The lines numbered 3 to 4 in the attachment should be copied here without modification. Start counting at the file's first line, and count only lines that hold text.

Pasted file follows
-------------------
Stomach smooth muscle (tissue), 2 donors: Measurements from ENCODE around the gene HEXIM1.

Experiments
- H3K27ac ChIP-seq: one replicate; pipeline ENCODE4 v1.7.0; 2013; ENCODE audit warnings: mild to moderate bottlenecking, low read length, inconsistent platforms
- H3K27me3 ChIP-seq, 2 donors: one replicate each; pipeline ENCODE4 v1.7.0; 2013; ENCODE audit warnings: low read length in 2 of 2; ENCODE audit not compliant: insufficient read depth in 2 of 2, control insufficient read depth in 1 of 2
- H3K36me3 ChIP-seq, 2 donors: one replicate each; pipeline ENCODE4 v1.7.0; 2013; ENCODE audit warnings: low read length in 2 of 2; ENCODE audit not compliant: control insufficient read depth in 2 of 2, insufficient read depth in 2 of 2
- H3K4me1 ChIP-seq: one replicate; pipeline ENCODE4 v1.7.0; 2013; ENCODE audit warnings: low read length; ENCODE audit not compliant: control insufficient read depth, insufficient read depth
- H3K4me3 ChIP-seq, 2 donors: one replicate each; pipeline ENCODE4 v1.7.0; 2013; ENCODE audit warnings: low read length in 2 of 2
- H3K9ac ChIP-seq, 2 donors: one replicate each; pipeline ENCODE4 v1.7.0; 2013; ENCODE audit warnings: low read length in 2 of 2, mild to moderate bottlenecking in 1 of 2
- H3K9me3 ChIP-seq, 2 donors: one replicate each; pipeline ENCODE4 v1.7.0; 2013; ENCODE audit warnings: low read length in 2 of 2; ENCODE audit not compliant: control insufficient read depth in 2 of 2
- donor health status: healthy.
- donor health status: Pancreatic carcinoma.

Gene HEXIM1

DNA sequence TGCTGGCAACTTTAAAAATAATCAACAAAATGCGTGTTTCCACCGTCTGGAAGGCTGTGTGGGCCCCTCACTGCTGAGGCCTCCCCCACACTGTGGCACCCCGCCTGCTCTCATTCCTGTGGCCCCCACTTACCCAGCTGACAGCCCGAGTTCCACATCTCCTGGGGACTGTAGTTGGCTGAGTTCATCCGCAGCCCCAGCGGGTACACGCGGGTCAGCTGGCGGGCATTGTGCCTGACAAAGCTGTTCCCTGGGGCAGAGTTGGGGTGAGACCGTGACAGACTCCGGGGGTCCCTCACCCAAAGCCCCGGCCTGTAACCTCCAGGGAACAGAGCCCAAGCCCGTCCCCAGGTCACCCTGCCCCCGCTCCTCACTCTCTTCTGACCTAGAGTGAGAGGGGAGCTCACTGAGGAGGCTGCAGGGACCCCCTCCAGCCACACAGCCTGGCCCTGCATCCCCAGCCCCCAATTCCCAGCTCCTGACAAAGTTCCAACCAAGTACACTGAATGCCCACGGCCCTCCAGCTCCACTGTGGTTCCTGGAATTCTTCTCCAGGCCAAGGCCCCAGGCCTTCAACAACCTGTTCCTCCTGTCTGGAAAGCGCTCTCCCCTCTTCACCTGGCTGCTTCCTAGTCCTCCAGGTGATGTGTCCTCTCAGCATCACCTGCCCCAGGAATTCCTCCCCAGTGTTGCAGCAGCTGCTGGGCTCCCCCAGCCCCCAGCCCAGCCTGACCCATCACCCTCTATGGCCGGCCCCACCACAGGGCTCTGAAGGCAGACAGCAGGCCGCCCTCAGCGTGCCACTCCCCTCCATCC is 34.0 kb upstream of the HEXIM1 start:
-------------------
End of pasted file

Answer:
- H3K27ac ChIP-seq: one replicate; pipeline ENCODE4 v1.7.0; 2013; ENCODE audit warnings: mild to moderate bottlenecking, low read length, inconsistent platforms
- H3K27me3 ChIP-seq, 2 donors: one replicate each; pipeline ENCODE4 v1.7.0; 2013; ENCODE audit warnings: low read length in 2 of 2; ENCODE audit not compliant: insufficient read depth in 2 of 2, control insufficient read depth in 1 of 2